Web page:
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Home > Environment and services > Acoustics and sound insulation

Acoustics and sound insulation


BR358 Quiet homes & BR406 Specifying dwellings with enhanced sound insulation
 AP138 

British Standard BS 5821:1980: Ratings of the sound insulation of floating party floors
Earlier papers listed floors tested to obtain field data on common types and gave performance ratings for airborne and impact insulation in terms of 'aggregate adverse deviations' (AADs) relative to Grade I reference values. Ratings in terms of the system defined in BS 5821:1980 are given here on the basis of the same data. IP10/83 

British Standard BS 5821:1980: Ratings of the sound insulation of post-1970 party walls
Performance ratings according to the system defined in BS 5821:1980 are given for the types of party wall for which (in earlier papers) ratings in terms of 'aggregate adverse deviations' relative to the Party Wall Grade reference values were given. IP9/83 

Dealing with poor sound insulation between new dwellings
When a test demonstrates that the sound insulation between new houses, flats or rooms for residential purposes does not meet the performance requirements of Section 0 of Approved Document E, appropriate remedial treatment is needed. This Information Paper describes how to rectify faults that can cause sound insulation to be lower than expected. Its advice is intended for developers, builders, designers, and others concerned with rectifying defects that cause poor sound insulation. IP14/02 

Effects of environmental noise on people at home
This paper will be of interest to all those involved in the assessment of environmental noise and the design and assessment of housing. IP22/93 

Improving sound insulation
BRE inspections of rehabilitation work in progress have revealed instances of inadequate separating walls between dwellings, gaps or absence of walls in roof spaces, and holes alongside floor joists or other timbers built into the walls. The principle of sound insulation is to ensure that the resistance of separating walls is satisfactory by blocking all holes or by constructing an independent leaf. This Guide advises builders, householders and landlords on diagnosing a sound insulation problem and deciding on remedial action. There is also advice on sound insulation for flat conversions.  GR22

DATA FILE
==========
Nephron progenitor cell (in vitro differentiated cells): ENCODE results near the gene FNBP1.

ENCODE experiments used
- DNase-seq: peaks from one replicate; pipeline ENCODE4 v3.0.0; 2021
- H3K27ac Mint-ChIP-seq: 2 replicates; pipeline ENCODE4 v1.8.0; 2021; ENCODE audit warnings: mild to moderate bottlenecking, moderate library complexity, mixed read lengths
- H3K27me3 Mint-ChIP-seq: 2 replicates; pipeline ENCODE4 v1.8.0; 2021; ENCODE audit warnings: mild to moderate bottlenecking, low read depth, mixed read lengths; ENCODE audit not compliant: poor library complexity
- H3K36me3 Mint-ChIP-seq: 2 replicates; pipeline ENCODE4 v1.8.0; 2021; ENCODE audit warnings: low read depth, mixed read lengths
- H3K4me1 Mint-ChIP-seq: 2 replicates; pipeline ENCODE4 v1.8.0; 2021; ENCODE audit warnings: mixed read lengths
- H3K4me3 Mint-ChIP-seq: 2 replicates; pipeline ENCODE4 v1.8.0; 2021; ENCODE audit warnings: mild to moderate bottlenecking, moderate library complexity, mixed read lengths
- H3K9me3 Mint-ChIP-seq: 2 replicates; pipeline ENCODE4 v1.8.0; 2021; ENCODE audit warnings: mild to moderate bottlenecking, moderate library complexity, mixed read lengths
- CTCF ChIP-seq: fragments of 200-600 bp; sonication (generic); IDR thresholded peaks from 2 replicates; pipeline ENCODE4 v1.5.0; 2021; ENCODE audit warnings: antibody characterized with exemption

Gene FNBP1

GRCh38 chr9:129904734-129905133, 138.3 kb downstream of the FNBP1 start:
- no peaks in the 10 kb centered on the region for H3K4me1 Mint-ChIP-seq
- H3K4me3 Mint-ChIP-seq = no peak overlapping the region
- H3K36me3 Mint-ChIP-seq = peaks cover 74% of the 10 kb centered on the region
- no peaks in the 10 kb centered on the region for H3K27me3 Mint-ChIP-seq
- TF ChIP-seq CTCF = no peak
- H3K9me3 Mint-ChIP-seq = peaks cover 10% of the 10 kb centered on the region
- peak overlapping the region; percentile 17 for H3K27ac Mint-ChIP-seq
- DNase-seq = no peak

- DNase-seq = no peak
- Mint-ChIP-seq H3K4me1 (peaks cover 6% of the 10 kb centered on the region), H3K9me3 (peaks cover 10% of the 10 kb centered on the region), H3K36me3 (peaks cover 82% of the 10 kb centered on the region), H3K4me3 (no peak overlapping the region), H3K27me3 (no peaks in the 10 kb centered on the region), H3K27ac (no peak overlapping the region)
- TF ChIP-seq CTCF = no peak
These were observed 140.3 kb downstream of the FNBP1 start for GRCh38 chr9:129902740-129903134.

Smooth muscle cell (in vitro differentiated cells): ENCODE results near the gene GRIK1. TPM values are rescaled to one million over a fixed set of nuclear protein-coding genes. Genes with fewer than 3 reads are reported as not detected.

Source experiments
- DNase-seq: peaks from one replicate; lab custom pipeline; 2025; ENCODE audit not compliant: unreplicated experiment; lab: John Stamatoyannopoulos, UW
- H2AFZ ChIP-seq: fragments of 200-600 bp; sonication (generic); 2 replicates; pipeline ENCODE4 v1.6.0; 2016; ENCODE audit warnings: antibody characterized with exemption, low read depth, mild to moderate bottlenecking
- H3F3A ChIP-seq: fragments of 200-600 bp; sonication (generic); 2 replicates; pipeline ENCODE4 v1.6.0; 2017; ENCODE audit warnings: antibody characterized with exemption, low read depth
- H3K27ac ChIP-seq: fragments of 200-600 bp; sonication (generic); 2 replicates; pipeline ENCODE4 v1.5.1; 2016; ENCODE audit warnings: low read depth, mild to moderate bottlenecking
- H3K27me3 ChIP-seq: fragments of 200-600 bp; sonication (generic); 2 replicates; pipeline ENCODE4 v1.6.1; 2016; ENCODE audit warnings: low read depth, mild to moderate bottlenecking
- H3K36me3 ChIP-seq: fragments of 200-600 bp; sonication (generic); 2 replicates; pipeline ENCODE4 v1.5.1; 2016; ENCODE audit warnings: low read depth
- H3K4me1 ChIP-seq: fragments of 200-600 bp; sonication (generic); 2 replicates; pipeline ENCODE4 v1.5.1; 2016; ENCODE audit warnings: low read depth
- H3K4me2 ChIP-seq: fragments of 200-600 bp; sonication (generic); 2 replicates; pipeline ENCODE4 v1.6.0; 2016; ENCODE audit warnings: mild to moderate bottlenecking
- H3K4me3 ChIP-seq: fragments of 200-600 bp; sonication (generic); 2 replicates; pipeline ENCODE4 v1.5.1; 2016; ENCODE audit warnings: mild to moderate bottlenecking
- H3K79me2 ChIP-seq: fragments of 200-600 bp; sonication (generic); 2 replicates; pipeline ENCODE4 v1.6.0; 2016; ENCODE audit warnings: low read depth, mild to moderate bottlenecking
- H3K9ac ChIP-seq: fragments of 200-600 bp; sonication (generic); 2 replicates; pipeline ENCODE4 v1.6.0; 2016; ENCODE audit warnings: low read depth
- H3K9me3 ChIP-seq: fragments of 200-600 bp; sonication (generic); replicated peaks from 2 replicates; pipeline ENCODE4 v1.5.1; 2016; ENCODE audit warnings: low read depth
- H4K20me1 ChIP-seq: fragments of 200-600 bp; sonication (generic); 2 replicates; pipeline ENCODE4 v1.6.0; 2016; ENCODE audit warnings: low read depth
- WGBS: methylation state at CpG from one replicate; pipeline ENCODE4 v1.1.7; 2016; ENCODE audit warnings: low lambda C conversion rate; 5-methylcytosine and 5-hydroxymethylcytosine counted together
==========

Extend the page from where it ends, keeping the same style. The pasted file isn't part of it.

Improving the sound insulation of separating walls and floors
The Digest suggests methods of improving the sound insulation between adjoining dwellings. It indicates the improvement in insulation likely to be achieved by such methods as adding an independent leaf to one side of the wall, or constructing an independent ceiling or floating floor. DG293 

Insulation against external noise
This Digest explains how windows, walls and roofing affect the level of noise that is transmitted into a building from the outside. Various factors are involved, and certain planning measures will reduce exposure to outside noise. DG338 

Methods for improving the sound insulation between converted flats
Noise from neighbours is a common complaint from occupants of houses converted into flats. Even if party floors have been sound-insulated, flanking transmission through walls may allow the problem to continue. This IP describes solutions and advice based on field trials of various options. IP6/88 

Minimising noise from domestic fan systems
Fan systems can be noisy. This guide describes how to design a fan system for removing from dwellings condensation and odours with the minimum of noise disturbance. Applies to domestic fan systems and to fan-assisted radon sump systems. GG26 

Quiet homes
This manual is a guide to achieving good sound insulation between dwellings. It complements the Guidance given in England and Wales Building Regulation Approved Document E. The information is not about innovative construction types with enhanced sound insulation but about avoiding mistakes that reduce the sound insulation of existing widely used construction types. BR358 

Rain noise from glazed and lightweight roofing
This paper is intended to help designers to assess the likely effect of rain noise from lightweight roofs and roof elements on the indoor ambient noise levels in rooms. It contains results from measurements of the sound intensity levels caused by artificial heavy rainfall on roof glazing, polycarbonate roofing and ETFE roofing, the latter with and without rain suppressors. The measured sound intensity data allow comparison of products and estimation of the reverberant sound pressure level in a room due to rain noise. IP2/06 

Reducing impact and structure-borne sound in buildings